Seduced by a real life Lolita... Brooke Shields

If you never understood what all the fuss and controversy was about, especially for the younger generation, here is why Brooke Shields was such a mega star...

 

 

Brooke Shields began her career as a model in 1966, at the age of 11 months. Her first job was for Ivory Soap, shot by Francesco Scavullo.[1] She continued as a successful child model with model agent Eileen Ford, who, in her Lifetime Network biography, stated that she started her children's division just for Shields.

In early 1980, the 14-year-old Shields was the youngest fashion model ever to appear on the cover of the top fashion publication Vogue magazine. Later that same year, Shields appeared in controversial print and TV ads for Calvin Klein jeans. The TV ad included her saying the famous tagline, "You want to know what comes between me and my Calvins? Nothing."[1][16][17] Brooke Shields ads would help catapult Klein's career to super-designer status.[18]

From 1981 to 1983, Brooke Shields, her mother, photographer Gary Gross, Playboy Press and the New York City Courts were involved in litigation over the rights to some photographs her mother had signed away to the photographer (when dealing with models who are also minors, a parent or legal guardian must sign such a release form while other agreements are subject to negotiation) which were originally intended to appear in a book titled Sugar and Spice to be published by Playboy Press. The courts ruled in favor of the photographer but due to a strange twist in New York law, it would have been otherwise had Brooke Shields been considered a child "performer" rather than a model.[19]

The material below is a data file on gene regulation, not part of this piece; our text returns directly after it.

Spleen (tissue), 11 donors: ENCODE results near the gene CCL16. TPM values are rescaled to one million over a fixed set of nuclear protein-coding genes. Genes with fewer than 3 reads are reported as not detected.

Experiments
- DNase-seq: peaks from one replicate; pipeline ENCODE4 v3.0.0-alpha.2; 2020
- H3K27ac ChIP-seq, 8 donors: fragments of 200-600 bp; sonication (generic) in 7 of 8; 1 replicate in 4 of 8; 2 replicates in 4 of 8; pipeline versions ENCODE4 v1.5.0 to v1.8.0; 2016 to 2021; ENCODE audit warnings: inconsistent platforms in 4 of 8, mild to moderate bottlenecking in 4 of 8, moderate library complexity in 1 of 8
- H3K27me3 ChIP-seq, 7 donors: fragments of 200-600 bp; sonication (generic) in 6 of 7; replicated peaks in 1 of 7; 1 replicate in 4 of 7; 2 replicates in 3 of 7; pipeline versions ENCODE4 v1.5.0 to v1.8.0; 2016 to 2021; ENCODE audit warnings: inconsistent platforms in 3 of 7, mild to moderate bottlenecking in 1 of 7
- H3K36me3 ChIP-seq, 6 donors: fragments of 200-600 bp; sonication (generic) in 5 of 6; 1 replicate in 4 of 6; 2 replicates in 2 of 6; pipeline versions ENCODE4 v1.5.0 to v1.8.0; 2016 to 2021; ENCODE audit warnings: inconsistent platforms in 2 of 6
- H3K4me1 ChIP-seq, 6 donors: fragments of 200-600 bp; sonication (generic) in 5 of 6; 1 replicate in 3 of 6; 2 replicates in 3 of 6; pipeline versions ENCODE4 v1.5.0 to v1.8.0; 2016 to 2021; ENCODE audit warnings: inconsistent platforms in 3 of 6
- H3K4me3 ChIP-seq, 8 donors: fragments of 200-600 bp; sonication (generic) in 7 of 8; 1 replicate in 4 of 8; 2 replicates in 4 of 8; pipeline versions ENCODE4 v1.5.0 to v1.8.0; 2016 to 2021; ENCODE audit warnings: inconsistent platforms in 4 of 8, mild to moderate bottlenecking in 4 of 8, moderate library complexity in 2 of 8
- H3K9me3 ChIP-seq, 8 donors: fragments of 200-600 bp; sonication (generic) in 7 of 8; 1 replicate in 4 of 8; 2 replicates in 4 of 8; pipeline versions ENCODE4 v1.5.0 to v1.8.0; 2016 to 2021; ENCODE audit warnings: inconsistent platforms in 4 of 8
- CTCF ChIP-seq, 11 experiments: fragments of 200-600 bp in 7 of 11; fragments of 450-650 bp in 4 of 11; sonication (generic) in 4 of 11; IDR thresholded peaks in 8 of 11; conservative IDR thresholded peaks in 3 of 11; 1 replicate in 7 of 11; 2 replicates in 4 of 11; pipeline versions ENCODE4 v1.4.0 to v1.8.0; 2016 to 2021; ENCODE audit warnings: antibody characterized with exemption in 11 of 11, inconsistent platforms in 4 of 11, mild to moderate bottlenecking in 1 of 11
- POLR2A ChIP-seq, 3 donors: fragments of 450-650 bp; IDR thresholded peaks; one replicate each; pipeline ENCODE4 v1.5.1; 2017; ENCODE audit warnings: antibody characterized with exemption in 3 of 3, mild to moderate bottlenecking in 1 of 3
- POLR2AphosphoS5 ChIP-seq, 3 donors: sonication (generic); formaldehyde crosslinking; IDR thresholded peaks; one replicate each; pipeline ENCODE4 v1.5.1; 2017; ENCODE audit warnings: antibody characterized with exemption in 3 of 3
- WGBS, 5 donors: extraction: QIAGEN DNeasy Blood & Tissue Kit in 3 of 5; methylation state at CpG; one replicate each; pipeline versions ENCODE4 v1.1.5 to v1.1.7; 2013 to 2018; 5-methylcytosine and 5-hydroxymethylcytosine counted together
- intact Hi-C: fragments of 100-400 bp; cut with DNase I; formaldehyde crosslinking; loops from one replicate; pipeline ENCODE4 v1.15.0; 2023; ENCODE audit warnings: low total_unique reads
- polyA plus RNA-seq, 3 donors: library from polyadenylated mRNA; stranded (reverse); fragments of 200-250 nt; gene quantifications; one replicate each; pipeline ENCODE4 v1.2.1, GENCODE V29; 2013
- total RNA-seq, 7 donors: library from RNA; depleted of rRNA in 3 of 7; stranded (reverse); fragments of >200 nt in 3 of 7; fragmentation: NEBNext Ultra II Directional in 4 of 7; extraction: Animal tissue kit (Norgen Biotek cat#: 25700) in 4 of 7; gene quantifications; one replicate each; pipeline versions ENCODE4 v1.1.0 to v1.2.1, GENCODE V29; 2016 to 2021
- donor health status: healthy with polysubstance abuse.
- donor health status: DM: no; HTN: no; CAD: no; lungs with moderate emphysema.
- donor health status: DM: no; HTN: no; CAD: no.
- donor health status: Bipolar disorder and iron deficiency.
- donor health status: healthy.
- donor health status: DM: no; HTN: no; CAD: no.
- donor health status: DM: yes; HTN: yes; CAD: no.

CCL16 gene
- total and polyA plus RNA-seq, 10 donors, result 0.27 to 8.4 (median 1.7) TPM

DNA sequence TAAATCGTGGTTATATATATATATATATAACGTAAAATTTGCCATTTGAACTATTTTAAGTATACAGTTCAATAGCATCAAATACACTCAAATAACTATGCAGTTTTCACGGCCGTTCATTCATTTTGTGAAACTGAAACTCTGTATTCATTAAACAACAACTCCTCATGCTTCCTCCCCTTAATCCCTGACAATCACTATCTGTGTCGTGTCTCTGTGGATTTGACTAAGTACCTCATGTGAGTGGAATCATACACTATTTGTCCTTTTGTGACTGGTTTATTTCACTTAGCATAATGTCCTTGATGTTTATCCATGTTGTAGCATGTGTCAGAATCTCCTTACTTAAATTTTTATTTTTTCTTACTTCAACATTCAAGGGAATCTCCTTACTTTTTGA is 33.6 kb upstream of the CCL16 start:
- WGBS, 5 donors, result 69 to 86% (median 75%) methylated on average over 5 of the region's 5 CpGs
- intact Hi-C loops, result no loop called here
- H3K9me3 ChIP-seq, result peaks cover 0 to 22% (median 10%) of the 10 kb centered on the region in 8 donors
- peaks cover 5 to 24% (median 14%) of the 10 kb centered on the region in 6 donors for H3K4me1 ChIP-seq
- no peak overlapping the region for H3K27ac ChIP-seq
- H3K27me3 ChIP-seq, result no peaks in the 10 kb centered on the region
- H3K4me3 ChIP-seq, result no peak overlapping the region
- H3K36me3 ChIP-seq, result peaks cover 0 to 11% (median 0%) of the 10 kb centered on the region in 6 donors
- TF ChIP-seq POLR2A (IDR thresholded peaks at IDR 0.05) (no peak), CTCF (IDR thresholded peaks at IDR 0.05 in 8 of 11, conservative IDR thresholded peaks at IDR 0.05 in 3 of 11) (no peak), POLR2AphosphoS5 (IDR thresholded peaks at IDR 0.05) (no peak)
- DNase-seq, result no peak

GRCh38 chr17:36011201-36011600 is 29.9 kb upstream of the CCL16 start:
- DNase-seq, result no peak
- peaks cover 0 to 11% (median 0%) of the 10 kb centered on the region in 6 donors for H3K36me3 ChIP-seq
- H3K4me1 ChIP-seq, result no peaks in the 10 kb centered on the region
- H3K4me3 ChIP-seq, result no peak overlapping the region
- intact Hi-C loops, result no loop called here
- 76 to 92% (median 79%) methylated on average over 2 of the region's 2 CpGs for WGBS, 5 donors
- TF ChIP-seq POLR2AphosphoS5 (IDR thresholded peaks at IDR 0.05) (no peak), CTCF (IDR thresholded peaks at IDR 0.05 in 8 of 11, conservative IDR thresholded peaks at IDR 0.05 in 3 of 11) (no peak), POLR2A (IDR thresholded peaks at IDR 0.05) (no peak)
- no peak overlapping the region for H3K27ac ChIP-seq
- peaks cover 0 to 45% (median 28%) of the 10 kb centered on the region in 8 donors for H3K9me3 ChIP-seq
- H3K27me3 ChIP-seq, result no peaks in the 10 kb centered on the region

By the age of 16, Shields had become one of the most recognizable faces in the world, because of her dual career as a provocative fashion model and controversial child actress.[1] TIME magazine reported, in its February 9, 1981, cover story, that her day rate as a model was $10,000. In 1983, Shields appeared on the cover of the September issue of Paris Vogue, the October and November issues of American Vogue and the December edition of Italian Vogue.[12] During that period Shields became a regular at New York City's nightclub Studio 54.[20] In 2009, a naked picture of Brooke Shields, taken when she was 10, and included in a work by Richard Prince, Spiritual America, created a row. It was removed from an exhibition at the Tate Modern after a warning from the police.[21]


 

Posted on May 7, 2012 .